A Home Again

Colleen Rowan Kosinski's A HOME AGAIN, about a house that is devastated when its beloved family leaves and wonders if it can become a home once more. Illustrated by Valeria Docampo.

Publishing Nov 1, 2021.

Description

A HOME AGAIN by Colleen Rowan Kosinski, illustrated by Valeria Docampo (Two Lions; 11/1): “The expert use of light and dark creates beautiful, emotional contrasts of warmth and isolation—a wonderful match of both verbal and visual tone…Heartfelt and filled with possible connections for families.” —Kirkus Reviews

After the last brick is laid, a family moves into a brand-new house. As the family grows, the house delights in the sound of laughter echoing in its halls and the pitter-patter of little feet traversing its floors and realizes it is no longer just a house. It has become a home—their home. One day, the family packs up, and with tears in their eyes, they say goodbye. The house doesn’t know if it can ever be happy again until a special couple appears and it begins to feel a sliver of hope. Perhaps it can become a home once more…

Told from the perspective of a house, this story’s heartfelt text and beautiful illustrations convey a warmth of feeling as two families change and grow at different times within the same four walls.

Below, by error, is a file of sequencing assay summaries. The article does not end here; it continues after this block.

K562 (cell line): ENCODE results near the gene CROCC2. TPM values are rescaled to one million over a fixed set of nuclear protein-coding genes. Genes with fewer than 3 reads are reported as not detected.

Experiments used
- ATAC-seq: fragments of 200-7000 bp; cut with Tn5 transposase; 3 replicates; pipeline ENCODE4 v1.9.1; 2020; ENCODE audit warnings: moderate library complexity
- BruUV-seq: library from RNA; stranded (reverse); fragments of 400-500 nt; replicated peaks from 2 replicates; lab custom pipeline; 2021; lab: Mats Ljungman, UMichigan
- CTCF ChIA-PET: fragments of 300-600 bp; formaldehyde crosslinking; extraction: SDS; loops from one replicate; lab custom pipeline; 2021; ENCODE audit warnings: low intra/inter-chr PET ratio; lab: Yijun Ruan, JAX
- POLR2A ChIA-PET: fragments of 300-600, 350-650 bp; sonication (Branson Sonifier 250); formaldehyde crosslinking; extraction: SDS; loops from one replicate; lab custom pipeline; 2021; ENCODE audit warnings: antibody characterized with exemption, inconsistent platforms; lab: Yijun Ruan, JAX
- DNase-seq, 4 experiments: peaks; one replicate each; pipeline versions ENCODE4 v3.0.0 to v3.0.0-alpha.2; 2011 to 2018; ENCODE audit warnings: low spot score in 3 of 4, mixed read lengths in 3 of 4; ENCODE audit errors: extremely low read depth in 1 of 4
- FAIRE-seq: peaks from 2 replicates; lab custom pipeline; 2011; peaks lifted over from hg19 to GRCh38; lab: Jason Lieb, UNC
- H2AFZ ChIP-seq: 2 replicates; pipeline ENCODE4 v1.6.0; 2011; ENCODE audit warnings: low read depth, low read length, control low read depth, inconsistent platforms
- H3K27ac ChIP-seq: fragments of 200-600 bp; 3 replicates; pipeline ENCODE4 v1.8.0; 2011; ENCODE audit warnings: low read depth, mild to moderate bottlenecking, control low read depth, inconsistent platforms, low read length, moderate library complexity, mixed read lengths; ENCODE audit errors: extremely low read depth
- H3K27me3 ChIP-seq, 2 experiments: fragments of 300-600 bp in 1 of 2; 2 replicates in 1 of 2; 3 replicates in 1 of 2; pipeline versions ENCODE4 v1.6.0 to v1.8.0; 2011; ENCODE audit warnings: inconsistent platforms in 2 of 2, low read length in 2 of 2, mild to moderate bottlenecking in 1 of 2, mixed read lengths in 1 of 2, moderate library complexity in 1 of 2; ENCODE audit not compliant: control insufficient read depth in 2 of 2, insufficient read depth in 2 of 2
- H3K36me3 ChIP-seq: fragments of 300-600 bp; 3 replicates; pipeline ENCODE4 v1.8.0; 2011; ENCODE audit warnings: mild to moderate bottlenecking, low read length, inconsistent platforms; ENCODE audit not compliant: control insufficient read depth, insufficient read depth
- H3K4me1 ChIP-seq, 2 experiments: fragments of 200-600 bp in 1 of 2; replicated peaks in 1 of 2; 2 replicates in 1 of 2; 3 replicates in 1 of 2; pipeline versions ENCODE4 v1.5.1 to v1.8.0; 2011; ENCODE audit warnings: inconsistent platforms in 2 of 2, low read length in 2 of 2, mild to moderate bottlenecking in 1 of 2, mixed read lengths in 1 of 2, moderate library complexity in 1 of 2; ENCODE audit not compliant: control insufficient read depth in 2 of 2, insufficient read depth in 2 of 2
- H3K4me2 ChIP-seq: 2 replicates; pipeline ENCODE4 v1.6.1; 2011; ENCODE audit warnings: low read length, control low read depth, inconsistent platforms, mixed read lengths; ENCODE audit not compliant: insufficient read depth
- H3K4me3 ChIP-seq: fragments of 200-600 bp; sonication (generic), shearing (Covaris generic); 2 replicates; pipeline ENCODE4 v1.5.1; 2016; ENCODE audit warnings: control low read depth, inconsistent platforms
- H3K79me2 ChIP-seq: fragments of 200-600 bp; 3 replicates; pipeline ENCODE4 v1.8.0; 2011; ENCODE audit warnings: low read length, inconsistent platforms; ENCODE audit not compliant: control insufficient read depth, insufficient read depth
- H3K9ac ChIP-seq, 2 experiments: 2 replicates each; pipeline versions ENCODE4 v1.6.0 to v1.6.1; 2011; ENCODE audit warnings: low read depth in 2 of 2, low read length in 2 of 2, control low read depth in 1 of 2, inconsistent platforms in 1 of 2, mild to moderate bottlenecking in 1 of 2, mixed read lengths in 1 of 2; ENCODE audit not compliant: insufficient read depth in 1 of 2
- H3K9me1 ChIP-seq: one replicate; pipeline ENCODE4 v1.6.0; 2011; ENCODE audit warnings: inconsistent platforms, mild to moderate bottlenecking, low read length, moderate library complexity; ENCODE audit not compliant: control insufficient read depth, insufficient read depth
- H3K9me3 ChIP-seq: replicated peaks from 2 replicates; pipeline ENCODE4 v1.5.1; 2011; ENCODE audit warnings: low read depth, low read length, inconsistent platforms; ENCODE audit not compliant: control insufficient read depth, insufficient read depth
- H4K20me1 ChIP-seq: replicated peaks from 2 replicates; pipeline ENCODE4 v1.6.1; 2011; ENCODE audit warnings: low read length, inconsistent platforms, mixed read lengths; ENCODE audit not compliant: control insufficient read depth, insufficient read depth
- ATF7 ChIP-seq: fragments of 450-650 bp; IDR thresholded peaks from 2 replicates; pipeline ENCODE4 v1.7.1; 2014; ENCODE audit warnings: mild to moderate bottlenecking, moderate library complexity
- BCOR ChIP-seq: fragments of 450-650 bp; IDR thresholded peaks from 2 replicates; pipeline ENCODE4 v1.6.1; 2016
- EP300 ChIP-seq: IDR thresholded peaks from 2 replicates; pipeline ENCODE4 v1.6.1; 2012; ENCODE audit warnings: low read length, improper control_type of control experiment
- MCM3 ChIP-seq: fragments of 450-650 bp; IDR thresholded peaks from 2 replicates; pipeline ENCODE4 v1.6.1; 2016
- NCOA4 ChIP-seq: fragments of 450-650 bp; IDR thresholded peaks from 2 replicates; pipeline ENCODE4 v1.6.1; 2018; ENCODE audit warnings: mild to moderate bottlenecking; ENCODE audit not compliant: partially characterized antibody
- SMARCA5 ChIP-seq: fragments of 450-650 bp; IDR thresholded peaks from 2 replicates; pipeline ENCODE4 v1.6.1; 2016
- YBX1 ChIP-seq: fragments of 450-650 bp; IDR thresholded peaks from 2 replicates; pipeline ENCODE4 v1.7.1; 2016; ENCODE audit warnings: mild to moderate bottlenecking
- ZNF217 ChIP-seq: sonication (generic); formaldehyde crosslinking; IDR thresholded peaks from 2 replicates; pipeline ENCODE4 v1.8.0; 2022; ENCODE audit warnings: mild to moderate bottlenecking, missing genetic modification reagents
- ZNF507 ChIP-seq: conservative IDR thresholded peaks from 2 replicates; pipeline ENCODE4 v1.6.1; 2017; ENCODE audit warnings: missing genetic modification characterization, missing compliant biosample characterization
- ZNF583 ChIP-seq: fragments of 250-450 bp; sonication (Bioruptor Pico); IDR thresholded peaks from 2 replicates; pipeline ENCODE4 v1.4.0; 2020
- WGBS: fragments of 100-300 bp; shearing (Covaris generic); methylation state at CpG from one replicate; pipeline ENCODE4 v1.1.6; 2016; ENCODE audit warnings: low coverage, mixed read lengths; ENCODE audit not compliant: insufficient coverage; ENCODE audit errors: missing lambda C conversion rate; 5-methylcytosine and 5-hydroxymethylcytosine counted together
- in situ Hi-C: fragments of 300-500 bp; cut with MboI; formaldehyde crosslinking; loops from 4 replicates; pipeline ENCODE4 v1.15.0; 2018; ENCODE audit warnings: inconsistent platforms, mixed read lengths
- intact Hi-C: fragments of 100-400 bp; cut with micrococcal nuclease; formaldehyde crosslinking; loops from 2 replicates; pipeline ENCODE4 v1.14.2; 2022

Reviews:

Kirkus

A house loses its inhabitants and longs to be loved again.

Bricks laid and timbers trembling, a newly built house eagerly awaits its first residents: a White family of four (soon to be five) with pets. From the “pitter-patter of a baby’s tiny feet” to the “sweet scent of bread baking,” the house delights in being used and loved year after year. The house revels in the “bustle of activity” as its residents grow up and age until, one day, the family moves away. Confused and hurt, the house keeps prospective buyers away by shaking its roof shingles and creaking its front steps. Finally realizing the family will never return, the house eventually opens its doors—and heart—to an interracial gay couple. The pair not only renovates the place, but starts their own family in its walls. Though comparisons to Virginia Lee Burton’s classic The Little House (1942) are inevitable, Kosinski’s text gives this house a chance to speak for itself. The contemplative narrative voice achieves the delicate balance of being sentimental without becoming maudlin. Docampo’s colorful double-page spreads delightfully extend the text with small details. Her stylized human figures, small against the grandeur of the house’s rooms and furniture, can be difficult to make out. Yet the expert use of light and dark creates beautiful, emotional contrasts of warmth and isolation—a wonderful match of both verbal and visual tone.

Heartfelt and filled with possible connections for families. (Picture book. 3-7)

By

Colleen Rowan Kosinski

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